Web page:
Education Week has released Quality Counts 2015, a report on the state of education across each state as well as a special focus on early childhood. The report’s authors found that even with the increased focused on early childhood learning, the United States as a whole earns a D-plus, while half the states earned grades in the C-minus to C-plus range. As for K-12 education, the nation’s score went down from a C-plus to a C with Massachusetts sitting as the highest ranked state with a B.
Key early childhood stats
- Nearly two-thirds of children between 3 and 6 years of age are attending school. The majority of these children participate in either preschool (35 percent) or kindergarten (18 percent) programs.
- Nationally only 35 percent of 3-year-olds participate in preschool and just three states enroll the majority of their children this age. By the age of 4, the national preschool enrollment rate reaches 61 percent, while 45 states enroll the majority of their 4-year-olds.
- Children from socioeconomically disadvantaged families are less likely to be enrolled in preschool.
- Forty-eight percent of all 3- and 4-year-olds are enrolled in some form of schooling. However, only 40 percent of children from low-income families attend preschool, compared with 56 percent of their more affluent peers.
- Parental education is also strongly tied to participation in early-education programs. Sixty-two percent of 3- and 4-year-olds who have a parent with a postsecondary degree attend preschool, compared with only 41 percent of children without college-educated parents.
- Preschool enrollment for 3- and 4-year-olds exceeds 50 percent in 10 states and the District of Columbia. For most states, preschool participation rates fall between 40 percent and 50 percent.
“No state really aces the exam on early-childhood education,” said Christopher B. Swanson, Vice President of Editorial Projects in Education, the nonprofit organization that publishes Education Week. “In fact, we find very inconsistent performance across early-childhood indicators, with the majority of states ranking in the top 10 for some areas but in the bottom 10 for others. This speaks to the complexity of early education’s patchwork of laws, institutions, and programs spanning the public and private sectors.”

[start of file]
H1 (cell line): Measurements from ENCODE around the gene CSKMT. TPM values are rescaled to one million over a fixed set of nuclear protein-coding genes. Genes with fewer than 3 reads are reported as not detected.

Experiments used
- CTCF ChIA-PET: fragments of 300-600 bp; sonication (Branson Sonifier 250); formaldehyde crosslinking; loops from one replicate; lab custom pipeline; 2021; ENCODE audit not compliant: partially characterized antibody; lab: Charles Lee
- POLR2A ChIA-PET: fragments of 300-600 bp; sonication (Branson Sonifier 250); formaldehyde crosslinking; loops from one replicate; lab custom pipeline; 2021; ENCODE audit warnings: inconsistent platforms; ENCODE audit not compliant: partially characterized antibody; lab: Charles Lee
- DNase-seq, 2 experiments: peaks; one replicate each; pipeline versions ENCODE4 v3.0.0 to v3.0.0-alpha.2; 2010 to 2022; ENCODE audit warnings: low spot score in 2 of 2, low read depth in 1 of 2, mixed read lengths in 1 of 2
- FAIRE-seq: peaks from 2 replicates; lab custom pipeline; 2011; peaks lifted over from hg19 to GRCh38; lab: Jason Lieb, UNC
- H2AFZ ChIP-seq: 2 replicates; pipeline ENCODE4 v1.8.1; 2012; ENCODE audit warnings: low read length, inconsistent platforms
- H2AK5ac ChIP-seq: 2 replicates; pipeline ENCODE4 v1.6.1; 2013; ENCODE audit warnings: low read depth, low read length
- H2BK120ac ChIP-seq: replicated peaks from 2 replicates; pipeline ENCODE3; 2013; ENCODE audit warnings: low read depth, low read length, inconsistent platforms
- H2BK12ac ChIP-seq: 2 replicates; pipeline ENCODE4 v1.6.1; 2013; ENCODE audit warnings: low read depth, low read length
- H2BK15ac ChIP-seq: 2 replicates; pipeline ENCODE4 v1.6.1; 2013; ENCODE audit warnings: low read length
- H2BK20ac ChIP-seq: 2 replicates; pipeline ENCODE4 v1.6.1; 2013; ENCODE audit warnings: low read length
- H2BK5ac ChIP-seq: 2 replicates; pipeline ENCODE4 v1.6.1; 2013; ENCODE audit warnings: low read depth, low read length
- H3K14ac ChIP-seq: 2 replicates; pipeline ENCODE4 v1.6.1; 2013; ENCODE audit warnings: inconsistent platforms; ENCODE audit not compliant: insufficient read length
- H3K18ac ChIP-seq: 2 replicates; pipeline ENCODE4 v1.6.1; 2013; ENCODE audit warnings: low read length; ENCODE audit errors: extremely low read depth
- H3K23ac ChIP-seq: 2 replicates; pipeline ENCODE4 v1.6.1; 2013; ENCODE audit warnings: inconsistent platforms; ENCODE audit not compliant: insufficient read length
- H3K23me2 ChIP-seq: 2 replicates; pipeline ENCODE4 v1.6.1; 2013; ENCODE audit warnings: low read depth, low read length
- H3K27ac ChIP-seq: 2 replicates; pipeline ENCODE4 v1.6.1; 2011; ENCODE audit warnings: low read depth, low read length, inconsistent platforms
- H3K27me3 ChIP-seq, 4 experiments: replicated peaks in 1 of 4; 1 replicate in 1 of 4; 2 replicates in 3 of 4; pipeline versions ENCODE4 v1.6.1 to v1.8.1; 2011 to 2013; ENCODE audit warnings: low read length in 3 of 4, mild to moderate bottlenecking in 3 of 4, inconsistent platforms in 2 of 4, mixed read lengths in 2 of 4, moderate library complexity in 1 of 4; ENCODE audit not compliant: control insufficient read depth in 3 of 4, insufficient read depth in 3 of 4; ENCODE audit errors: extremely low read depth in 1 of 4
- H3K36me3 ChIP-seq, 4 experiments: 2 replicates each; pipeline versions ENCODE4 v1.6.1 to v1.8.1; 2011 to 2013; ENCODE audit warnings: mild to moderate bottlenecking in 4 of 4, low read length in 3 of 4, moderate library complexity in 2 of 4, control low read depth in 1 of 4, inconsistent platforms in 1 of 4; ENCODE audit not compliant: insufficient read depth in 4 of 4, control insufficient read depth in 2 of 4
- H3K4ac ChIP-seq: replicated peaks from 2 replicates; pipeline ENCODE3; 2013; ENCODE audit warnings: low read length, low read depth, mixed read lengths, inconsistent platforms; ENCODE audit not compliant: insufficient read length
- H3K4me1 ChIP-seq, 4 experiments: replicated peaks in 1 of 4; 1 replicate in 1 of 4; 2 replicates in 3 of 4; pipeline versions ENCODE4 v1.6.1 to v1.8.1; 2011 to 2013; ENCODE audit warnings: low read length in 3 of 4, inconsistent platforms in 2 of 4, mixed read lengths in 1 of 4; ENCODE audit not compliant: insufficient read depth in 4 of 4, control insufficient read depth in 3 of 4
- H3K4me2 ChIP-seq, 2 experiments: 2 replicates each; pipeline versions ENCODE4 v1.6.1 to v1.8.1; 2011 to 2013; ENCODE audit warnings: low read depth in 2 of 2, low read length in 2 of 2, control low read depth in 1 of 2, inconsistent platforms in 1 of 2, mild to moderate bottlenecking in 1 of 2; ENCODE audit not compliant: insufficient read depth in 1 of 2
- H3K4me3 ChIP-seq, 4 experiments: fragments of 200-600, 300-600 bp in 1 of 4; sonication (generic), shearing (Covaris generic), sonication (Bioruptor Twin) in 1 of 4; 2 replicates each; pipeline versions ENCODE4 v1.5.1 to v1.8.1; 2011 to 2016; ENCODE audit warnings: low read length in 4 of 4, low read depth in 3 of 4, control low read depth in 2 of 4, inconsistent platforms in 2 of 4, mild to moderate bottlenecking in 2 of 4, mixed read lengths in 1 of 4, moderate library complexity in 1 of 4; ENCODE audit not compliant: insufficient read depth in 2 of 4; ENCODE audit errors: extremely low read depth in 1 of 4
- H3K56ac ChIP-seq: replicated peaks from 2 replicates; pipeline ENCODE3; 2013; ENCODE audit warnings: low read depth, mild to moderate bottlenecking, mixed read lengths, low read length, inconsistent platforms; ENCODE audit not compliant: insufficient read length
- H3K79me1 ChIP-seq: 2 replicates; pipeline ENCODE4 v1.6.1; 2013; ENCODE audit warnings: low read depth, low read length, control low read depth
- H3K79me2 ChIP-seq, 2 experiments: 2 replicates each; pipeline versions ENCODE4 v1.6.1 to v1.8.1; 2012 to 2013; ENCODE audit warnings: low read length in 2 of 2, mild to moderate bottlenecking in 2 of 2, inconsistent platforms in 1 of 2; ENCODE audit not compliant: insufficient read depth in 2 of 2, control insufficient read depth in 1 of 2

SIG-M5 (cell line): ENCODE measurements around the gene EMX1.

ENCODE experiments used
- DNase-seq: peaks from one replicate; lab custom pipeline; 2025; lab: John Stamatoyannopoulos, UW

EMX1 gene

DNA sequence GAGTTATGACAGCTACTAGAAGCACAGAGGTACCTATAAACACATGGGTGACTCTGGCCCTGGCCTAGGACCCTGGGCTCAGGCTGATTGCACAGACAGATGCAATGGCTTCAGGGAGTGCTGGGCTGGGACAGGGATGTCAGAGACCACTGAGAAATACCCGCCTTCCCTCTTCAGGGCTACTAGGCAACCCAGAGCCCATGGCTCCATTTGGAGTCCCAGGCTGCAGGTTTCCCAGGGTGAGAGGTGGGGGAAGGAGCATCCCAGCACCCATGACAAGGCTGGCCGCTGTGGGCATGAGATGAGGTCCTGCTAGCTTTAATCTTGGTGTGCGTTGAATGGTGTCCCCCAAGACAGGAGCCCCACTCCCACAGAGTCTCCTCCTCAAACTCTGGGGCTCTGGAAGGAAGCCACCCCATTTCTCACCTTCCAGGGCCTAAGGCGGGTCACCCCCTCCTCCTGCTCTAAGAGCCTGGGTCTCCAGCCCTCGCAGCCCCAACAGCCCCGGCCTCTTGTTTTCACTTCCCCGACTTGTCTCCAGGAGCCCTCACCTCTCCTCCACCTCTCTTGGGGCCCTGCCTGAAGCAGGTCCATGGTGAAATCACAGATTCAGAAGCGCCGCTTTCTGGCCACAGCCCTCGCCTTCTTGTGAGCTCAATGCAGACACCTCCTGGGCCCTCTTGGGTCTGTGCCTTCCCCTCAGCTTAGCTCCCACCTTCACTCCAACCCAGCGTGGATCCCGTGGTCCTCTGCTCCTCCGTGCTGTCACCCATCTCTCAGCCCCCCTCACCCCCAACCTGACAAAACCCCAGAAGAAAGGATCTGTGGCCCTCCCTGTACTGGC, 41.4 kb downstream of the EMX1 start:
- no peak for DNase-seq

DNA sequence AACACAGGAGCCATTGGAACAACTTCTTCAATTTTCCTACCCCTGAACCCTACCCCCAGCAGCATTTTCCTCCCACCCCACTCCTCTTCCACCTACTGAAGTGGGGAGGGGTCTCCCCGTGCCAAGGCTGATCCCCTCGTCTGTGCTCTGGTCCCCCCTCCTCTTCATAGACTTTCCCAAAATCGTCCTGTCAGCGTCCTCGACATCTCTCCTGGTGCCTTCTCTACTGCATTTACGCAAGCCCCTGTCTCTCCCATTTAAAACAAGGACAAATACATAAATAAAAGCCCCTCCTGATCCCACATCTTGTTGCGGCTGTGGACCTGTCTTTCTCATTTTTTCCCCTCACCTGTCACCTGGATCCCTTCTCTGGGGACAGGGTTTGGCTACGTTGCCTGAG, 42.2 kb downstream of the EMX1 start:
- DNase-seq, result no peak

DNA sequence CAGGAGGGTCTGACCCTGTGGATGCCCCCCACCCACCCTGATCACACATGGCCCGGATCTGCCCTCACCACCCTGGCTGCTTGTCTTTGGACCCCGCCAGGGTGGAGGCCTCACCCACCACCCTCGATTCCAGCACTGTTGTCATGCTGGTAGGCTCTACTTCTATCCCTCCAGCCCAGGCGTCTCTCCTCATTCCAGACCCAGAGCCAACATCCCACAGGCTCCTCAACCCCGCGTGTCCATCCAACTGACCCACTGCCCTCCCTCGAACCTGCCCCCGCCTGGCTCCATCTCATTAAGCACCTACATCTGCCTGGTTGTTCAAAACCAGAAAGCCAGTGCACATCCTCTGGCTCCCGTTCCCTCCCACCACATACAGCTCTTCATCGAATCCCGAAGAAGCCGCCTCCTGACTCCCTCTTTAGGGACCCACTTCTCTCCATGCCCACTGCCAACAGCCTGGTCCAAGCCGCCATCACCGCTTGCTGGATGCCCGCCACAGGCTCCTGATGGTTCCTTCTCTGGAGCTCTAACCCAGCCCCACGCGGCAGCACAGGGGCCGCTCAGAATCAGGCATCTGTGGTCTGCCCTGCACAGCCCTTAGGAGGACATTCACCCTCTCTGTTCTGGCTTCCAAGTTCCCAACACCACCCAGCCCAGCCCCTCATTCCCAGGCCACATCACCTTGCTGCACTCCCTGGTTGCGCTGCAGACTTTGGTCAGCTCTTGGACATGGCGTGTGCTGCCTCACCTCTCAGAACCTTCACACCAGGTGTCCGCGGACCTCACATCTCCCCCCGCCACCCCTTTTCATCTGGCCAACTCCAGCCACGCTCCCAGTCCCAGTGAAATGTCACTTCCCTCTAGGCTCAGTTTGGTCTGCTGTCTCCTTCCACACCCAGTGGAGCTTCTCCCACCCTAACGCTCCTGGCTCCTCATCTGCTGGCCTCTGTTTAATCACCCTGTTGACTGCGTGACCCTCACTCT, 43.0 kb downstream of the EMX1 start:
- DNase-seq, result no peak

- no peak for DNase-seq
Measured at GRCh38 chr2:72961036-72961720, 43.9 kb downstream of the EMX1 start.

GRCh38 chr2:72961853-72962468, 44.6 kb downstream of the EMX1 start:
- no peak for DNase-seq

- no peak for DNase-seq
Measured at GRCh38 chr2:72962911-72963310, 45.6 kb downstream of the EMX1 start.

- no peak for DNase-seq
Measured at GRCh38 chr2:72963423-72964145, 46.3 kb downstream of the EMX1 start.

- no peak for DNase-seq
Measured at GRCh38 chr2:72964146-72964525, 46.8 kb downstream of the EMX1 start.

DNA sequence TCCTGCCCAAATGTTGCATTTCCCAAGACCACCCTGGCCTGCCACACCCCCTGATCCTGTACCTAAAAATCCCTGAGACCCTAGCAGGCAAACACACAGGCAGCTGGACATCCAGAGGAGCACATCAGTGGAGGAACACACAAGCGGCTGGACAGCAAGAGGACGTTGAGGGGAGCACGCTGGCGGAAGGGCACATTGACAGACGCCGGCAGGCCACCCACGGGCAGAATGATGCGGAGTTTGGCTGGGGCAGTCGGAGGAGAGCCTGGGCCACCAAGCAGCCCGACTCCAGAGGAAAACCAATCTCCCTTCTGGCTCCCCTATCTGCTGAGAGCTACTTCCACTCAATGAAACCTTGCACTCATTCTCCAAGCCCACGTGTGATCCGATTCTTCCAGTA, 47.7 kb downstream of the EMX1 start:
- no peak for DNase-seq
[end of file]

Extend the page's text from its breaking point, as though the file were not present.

A key factor in ranking K-12 education is the Chance-for-Success Index, which captures the role of education in a person’s life, from cradle to career. The results show the nation holding steady in its efforts to promote positive learning experiences for youths and opportunities for adults to make good on a good education.
- The United States received a C-plus. Massachusetts remained the highest scoring state with an A-minus, closely followed by New Hampshire.
- Connecticut, Minnesota, New Jersey, and North Dakota each received a B-plus.
- Mississippi and New Mexico received grades of D-plus, and Nevada received a D; they were also the lowest scored states in 2014.
- Overall, 30 states increased their scores on the Chance-of-Success Index while Delaware and West Virginia had the biggest decreases.
Read Quality Counts 2015 and analysis in Education Week.